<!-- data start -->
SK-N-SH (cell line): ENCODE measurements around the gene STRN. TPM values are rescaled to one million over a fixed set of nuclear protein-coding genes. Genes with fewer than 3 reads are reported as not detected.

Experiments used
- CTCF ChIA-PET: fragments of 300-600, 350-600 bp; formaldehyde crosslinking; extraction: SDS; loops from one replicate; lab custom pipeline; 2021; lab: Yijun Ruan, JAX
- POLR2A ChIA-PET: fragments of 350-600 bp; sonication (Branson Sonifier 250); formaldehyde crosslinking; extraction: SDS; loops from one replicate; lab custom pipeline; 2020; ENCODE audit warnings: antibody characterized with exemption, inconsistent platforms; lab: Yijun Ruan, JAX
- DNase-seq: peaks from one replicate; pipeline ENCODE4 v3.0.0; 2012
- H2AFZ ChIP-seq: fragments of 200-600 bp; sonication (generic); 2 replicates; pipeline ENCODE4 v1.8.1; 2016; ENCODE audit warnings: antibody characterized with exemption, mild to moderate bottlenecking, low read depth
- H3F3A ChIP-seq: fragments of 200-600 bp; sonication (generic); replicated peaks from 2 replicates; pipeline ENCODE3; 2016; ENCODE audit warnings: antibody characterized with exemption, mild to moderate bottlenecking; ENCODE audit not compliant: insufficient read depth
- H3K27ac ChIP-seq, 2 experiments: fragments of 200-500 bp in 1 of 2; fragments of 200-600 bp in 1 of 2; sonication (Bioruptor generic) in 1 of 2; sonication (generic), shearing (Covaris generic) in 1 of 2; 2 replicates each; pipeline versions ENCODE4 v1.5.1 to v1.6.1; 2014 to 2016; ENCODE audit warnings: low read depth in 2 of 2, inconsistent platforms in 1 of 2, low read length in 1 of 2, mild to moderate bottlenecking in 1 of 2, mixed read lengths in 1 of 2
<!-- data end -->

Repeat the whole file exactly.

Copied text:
SK-N-SH (cell line): ENCODE measurements around the gene STRN. TPM values are rescaled to one million over a fixed set of nuclear protein-coding genes. Genes with fewer than 3 reads are reported as not detected.

Experiments used
- CTCF ChIA-PET: fragments of 300-600, 350-600 bp; formaldehyde crosslinking; extraction: SDS; loops from one replicate; lab custom pipeline; 2021; lab: Yijun Ruan, JAX
- POLR2A ChIA-PET: fragments of 350-600 bp; sonication (Branson Sonifier 250); formaldehyde crosslinking; extraction: SDS; loops from one replicate; lab custom pipeline; 2020; ENCODE audit warnings: antibody characterized with exemption, inconsistent platforms; lab: Yijun Ruan, JAX
- DNase-seq: peaks from one replicate; pipeline ENCODE4 v3.0.0; 2012
- H2AFZ ChIP-seq: fragments of 200-600 bp; sonication (generic); 2 replicates; pipeline ENCODE4 v1.8.1; 2016; ENCODE audit warnings: antibody characterized with exemption, mild to moderate bottlenecking, low read depth
- H3F3A ChIP-seq: fragments of 200-600 bp; sonication (generic); replicated peaks from 2 replicates; pipeline ENCODE3; 2016; ENCODE audit warnings: antibody characterized with exemption, mild to moderate bottlenecking; ENCODE audit not compliant: insufficient read depth
- H3K27ac ChIP-seq, 2 experiments: fragments of 200-500 bp in 1 of 2; fragments of 200-600 bp in 1 of 2; sonication (Bioruptor generic) in 1 of 2; sonication (generic), shearing (Covaris generic) in 1 of 2; 2 replicates each; pipeline versions ENCODE4 v1.5.1 to v1.6.1; 2014 to 2016; ENCODE audit warnings: low read depth in 2 of 2, inconsistent platforms in 1 of 2, low read length in 1 of 2, mild to moderate bottlenecking in 1 of 2, mixed read lengths in 1 of 2